Ironically, although this final chapter is narrated from Christine's point of view it's really Gustave's backstory, just as the previous chapter was as much Christine's backstory as Raoul's...
Ch 4: Mort pour la France
Paris in the autumn was as busy as ever. The leaves on the trees were dusty as the streets and beginning to turn brown, and the sun through the windows of the tramcar struck hot on Christine’s cheek as it had not done all summer — or perhaps, she thought, adjusting her blue uniform cloak, perhaps it had, and she had not been in any condition to notice it.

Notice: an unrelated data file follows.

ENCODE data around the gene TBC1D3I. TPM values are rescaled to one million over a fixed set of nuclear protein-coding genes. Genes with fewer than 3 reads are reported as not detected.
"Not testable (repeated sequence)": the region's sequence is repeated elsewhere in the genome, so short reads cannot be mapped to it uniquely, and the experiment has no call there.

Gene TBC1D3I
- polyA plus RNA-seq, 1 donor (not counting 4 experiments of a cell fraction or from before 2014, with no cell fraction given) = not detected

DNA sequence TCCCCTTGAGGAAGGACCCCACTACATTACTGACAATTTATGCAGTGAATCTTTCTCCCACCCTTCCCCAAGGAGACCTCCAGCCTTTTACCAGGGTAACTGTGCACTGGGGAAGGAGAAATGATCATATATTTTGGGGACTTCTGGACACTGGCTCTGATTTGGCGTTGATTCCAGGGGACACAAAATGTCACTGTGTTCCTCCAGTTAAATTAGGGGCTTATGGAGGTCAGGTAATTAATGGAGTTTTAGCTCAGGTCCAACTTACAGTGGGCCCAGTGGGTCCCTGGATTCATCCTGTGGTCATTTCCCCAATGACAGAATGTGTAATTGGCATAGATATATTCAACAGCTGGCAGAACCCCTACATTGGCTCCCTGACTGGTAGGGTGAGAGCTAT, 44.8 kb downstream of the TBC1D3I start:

She descended from the tram at the corner of the boulevard Mont-St-Fleury with a nod to the lady conductress — the war had changed many things — and began to walk rather slowly towards the little café further down. In the pocket of her dress, behind the red cross sewn at her breast, lay the letter that had brought her here, dragging at her steps like a weight from which she had believed herself cut free. She was tired: too tired to feel anything, she told herself, with a bone-deep weariness born of long nights of strain and endless exhausting days of labour over shattered bodies in improvised wards behind the lines.
There was nothing romantic in nursing; Raoul had been right — poor Raoul! But that reflex jolt of memory was nothing more than a dull echo now.( Read more... )